They asked me how I knew
My true love was true

The delivery of this opening couplet is so ramshackle as to defy description, though I will have a go. The positioning of the pauses is inexplicable, the idea that pauses are required at all dubious, though perhaps they are forced on the speaker by the fact that the melody is long and lingering: to read Otto Harbach’s lyric is the work of a moment compared to singing it. Bogarde appears to stumble over the word ‘was’. The sense of the verse is misunderstood, and the performance of Bogarde not merely directionless but apparently entirely uninterested.

It’s not as if Bogarde wasn’t a good actor. The films he made from the 1960s onwards were widely feted, he was nominated six times for the Best Actor BAFTA, winning twice, he was awarded the BFI Fellowship and a knighthood. But give him a set of lyrics to read off a piece of paper and he falls apart.

I of course replied,
Something here inside

You can feel how hard he is trying to emote on the word ‘here’, in the hope of giving an impression of heartfelt introspection — the long pause before the word, then the great stress that makes him sound like nothing so much as James Mason trying to dislodge an intestinal obstruction.

By the time we reach the second verse it becomes apparent that he’s not sticking with the melody after all. He gets through two verses in one playover.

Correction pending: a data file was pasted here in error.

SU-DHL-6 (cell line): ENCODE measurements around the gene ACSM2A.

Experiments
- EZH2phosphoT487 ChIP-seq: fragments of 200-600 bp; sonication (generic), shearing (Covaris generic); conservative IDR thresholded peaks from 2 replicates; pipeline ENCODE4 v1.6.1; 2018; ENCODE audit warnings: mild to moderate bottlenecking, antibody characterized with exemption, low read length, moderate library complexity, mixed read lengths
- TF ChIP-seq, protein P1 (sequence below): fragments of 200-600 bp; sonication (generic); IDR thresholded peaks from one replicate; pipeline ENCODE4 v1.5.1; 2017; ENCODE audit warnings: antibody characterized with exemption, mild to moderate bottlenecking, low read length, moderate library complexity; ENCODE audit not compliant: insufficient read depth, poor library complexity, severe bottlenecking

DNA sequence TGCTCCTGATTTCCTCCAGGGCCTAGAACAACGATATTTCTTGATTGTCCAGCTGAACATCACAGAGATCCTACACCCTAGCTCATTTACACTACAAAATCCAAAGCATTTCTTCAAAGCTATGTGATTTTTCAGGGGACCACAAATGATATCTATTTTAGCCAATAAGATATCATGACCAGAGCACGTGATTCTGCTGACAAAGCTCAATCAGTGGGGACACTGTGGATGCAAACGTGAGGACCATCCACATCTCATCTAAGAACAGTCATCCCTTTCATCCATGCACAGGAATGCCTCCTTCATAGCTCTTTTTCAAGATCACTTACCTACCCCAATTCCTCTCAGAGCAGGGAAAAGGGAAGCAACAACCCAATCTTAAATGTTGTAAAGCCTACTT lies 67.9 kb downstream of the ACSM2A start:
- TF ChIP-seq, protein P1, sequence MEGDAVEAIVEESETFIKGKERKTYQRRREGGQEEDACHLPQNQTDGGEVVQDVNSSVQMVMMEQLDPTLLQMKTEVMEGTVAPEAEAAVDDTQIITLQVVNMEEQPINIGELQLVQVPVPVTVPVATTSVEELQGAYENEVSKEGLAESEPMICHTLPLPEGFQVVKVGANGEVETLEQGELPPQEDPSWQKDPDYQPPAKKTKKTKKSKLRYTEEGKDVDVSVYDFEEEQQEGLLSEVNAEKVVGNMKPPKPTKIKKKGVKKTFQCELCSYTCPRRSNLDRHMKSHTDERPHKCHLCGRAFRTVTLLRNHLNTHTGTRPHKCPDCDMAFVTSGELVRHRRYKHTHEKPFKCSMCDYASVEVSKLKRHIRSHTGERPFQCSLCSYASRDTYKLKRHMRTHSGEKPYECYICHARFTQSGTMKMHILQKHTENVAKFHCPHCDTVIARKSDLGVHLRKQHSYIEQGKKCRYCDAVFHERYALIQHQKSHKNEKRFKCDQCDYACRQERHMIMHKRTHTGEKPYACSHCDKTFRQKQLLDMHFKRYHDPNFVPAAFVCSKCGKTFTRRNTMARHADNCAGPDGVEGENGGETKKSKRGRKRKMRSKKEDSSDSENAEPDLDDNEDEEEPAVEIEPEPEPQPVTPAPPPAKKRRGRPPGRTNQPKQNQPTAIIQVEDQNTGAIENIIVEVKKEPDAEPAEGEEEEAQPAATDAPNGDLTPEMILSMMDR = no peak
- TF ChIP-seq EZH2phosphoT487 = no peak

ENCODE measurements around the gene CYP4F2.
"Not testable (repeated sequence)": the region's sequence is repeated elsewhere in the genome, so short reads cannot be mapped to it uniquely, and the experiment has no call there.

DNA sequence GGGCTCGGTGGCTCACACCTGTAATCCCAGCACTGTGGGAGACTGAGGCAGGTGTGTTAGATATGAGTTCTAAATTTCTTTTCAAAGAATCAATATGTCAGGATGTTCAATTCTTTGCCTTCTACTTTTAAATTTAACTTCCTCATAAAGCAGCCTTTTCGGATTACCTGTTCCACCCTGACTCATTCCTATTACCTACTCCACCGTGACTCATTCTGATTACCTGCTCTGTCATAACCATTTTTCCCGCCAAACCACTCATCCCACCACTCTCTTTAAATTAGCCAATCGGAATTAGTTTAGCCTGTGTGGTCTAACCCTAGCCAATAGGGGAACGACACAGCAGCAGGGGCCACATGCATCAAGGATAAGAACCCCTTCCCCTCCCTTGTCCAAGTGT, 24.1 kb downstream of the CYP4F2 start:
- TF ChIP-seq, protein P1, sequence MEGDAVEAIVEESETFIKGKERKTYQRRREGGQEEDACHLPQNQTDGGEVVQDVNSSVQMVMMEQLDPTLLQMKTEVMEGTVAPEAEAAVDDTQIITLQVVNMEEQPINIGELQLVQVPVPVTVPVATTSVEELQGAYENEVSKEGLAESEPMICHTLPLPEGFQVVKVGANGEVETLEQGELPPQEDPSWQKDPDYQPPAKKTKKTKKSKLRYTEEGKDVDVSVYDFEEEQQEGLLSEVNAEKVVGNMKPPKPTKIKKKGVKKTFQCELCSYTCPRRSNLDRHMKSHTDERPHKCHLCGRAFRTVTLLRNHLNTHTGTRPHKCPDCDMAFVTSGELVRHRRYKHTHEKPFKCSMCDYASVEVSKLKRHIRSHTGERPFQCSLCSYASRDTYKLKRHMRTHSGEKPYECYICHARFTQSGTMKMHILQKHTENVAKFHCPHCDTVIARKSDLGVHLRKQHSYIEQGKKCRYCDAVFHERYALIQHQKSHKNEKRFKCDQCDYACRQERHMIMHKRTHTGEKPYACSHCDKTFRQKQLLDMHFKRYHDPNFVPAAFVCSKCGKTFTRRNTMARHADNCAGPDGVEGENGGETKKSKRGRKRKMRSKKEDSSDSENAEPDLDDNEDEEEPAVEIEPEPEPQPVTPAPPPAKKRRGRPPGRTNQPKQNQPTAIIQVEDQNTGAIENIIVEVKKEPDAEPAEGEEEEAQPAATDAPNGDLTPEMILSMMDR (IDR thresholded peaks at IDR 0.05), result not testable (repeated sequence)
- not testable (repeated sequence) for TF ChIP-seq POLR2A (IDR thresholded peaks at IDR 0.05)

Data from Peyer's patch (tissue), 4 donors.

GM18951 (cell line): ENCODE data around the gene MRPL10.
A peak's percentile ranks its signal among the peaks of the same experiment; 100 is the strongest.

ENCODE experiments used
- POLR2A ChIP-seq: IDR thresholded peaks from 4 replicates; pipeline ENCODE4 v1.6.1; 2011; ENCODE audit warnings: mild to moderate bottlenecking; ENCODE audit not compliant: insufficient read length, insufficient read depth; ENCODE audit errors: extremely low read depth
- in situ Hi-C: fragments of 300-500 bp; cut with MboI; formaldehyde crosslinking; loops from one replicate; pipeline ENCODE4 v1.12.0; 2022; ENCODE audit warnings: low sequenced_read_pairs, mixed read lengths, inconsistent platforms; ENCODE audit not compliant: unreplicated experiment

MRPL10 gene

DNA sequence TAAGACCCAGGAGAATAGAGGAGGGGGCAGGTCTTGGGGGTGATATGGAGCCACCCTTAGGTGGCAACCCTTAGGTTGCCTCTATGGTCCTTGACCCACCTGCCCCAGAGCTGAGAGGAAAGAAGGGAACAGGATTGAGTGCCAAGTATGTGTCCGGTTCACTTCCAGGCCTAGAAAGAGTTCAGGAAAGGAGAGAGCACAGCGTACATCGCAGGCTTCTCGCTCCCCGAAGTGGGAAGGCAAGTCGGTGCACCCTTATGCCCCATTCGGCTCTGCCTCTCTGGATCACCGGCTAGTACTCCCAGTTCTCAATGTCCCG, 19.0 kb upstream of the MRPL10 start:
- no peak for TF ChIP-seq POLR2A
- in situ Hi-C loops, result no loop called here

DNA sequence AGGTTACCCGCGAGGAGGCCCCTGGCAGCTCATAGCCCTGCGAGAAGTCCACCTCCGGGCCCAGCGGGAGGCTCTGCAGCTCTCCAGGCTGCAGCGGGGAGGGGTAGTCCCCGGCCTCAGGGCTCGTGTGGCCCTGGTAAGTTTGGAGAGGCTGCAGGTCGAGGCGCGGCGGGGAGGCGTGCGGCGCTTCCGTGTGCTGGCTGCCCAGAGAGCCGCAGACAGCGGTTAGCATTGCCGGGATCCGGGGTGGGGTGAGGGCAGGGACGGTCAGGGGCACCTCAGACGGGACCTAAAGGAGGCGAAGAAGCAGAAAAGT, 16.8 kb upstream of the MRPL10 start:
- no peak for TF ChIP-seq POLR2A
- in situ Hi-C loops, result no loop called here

When your heart’s on fire

Never has anyone’s heart sounded more in need of defibrillation.

You must realise
Smoke gets in your eyes

If you’ve succeeded in listening as far as the 30-second mark, you yourself may be on the verge of catatonia.

So I chaffed them and I gaily laughed
To think that they could doubt my love

Hear that little hesitation on the second ‘I’, like the back-echo of an embryonic Hugh Grant? And the addition of the conjunction ‘that’, not present in the original song. Anything to pad it out, I suppose. It would be a tragedy if this performance ended too soon.

And yet today my love has flown away
And I am without my love

He’s just bunging in extra syllables all over the place now. And yet, slowly but surely, his personality is starting to break through, with the angry, upset obstinacy of Aschenbach telling the gondolier he will pay him no penny at all unless he takes him to San Marco.

So I smile and say,
When a lovely flame dies

Suddenly, somehow, I’m sold. He’s just got such a lovely voice. The kind of man you wouldn’t mind telling you you’ve got cancer.

Smoke

Hello?

gets in, your, eyes.

And Eric Rogers moves to the flattened submediant and everything is blossom and birdsong. That’s the way to do it. Schoenberg would have been proud.

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2 Responses to “Sprechgesang”

  1. argumentativeoldgit Says:

    This is sheer genius. What a shame Dirk Bogarde couldn’t be persuaded to record Pierrot Lunaire!